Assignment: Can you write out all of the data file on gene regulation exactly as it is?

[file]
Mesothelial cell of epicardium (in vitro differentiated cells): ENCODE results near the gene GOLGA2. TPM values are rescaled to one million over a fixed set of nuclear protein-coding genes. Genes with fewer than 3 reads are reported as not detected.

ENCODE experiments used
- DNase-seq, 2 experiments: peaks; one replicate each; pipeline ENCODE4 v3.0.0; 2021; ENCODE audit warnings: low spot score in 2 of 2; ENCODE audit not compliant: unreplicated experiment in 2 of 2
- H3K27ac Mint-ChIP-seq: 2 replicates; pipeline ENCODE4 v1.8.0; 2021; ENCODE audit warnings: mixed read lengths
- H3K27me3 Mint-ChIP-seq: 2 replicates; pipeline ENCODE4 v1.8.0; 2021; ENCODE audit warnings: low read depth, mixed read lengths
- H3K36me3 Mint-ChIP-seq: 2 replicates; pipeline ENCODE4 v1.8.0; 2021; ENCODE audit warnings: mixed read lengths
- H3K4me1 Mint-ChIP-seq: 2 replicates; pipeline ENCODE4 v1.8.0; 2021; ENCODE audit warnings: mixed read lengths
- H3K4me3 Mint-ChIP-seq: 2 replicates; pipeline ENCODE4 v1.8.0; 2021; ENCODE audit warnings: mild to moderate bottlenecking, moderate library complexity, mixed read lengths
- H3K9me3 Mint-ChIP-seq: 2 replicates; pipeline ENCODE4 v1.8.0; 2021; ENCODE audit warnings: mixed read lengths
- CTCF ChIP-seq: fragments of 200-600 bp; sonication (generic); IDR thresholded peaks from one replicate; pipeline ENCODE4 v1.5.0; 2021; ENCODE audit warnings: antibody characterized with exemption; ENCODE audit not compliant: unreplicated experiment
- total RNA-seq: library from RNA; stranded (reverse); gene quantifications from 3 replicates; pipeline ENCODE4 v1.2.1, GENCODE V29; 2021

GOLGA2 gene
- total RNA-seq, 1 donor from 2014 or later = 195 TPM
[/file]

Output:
Mesothelial cell of epicardium (in vitro differentiated cells): ENCODE results near the gene GOLGA2. TPM values are rescaled to one million over a fixed set of nuclear protein-coding genes. Genes with fewer than 3 reads are reported as not detected.

ENCODE experiments used
- DNase-seq, 2 experiments: peaks; one replicate each; pipeline ENCODE4 v3.0.0; 2021; ENCODE audit warnings: low spot score in 2 of 2; ENCODE audit not compliant: unreplicated experiment in 2 of 2
- H3K27ac Mint-ChIP-seq: 2 replicates; pipeline ENCODE4 v1.8.0; 2021; ENCODE audit warnings: mixed read lengths
- H3K27me3 Mint-ChIP-seq: 2 replicates; pipeline ENCODE4 v1.8.0; 2021; ENCODE audit warnings: low read depth, mixed read lengths
- H3K36me3 Mint-ChIP-seq: 2 replicates; pipeline ENCODE4 v1.8.0; 2021; ENCODE audit warnings: mixed read lengths
- H3K4me1 Mint-ChIP-seq: 2 replicates; pipeline ENCODE4 v1.8.0; 2021; ENCODE audit warnings: mixed read lengths
- H3K4me3 Mint-ChIP-seq: 2 replicates; pipeline ENCODE4 v1.8.0; 2021; ENCODE audit warnings: mild to moderate bottlenecking, moderate library complexity, mixed read lengths
- H3K9me3 Mint-ChIP-seq: 2 replicates; pipeline ENCODE4 v1.8.0; 2021; ENCODE audit warnings: mixed read lengths
- CTCF ChIP-seq: fragments of 200-600 bp; sonication (generic); IDR thresholded peaks from one replicate; pipeline ENCODE4 v1.5.0; 2021; ENCODE audit warnings: antibody characterized with exemption; ENCODE audit not compliant: unreplicated experiment
- total RNA-seq: library from RNA; stranded (reverse); gene quantifications from 3 replicates; pipeline ENCODE4 v1.2.1, GENCODE V29; 2021

GOLGA2 gene
- total RNA-seq, 1 donor from 2014 or later = 195 TPM